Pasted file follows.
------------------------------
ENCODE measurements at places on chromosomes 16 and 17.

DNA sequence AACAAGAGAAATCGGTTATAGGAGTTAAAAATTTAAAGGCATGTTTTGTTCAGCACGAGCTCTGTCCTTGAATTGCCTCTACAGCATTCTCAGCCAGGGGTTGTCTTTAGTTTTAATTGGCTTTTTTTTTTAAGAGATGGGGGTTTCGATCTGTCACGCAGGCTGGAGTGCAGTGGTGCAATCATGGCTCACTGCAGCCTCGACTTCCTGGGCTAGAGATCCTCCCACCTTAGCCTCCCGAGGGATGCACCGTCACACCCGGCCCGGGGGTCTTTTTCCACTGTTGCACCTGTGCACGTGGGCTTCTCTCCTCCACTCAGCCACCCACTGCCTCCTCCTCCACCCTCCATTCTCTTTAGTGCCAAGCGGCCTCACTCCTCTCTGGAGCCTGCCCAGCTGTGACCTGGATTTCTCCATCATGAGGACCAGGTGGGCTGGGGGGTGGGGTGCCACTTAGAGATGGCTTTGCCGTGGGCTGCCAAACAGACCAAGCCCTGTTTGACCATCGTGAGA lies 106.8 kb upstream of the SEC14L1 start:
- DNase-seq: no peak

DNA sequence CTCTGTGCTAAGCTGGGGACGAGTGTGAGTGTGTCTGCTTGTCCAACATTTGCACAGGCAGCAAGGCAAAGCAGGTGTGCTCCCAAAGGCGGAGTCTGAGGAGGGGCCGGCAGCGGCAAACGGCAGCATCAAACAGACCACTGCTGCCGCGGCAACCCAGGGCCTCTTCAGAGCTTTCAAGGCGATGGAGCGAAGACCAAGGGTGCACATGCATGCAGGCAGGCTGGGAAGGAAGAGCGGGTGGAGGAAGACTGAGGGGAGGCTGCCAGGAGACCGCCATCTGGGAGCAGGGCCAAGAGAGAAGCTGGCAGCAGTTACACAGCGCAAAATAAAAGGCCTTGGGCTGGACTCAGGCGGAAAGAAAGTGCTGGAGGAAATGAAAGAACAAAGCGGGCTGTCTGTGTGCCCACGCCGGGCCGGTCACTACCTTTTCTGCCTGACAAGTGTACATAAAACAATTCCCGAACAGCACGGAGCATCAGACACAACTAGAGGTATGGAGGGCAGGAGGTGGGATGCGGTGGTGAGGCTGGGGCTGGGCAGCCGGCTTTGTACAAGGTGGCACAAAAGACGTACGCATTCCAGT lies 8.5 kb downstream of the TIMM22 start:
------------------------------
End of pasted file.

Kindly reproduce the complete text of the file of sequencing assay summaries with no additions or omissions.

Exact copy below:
ENCODE measurements at places on chromosomes 16 and 17.

DNA sequence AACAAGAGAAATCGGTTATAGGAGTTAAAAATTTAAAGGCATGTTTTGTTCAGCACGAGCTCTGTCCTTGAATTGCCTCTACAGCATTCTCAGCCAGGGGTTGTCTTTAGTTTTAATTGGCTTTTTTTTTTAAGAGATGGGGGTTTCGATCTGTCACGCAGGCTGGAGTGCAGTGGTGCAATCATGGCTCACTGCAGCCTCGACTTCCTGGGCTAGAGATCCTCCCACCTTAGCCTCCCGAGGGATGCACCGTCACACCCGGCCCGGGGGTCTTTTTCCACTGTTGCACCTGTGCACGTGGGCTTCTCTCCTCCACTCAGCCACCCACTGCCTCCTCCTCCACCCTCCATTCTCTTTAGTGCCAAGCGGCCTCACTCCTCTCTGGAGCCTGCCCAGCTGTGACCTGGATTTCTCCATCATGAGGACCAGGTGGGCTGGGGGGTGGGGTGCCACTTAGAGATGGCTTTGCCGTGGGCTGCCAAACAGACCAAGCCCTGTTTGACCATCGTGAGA lies 106.8 kb upstream of the SEC14L1 start:
- DNase-seq: no peak

DNA sequence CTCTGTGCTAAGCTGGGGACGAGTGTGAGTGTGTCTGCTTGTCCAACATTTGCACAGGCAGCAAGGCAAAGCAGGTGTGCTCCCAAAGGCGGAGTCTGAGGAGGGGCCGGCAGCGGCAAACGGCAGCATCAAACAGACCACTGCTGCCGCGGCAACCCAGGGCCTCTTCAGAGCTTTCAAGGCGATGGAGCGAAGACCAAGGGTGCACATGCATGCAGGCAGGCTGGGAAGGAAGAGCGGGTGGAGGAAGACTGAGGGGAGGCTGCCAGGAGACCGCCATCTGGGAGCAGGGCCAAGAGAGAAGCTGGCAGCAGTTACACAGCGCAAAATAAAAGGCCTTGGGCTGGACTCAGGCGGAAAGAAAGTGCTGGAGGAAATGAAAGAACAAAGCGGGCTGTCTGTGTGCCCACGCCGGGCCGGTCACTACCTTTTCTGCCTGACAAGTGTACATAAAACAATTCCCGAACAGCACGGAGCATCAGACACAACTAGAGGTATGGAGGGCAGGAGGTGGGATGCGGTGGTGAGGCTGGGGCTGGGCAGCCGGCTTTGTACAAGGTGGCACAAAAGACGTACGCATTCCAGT lies 8.5 kb downstream of the TIMM22 start: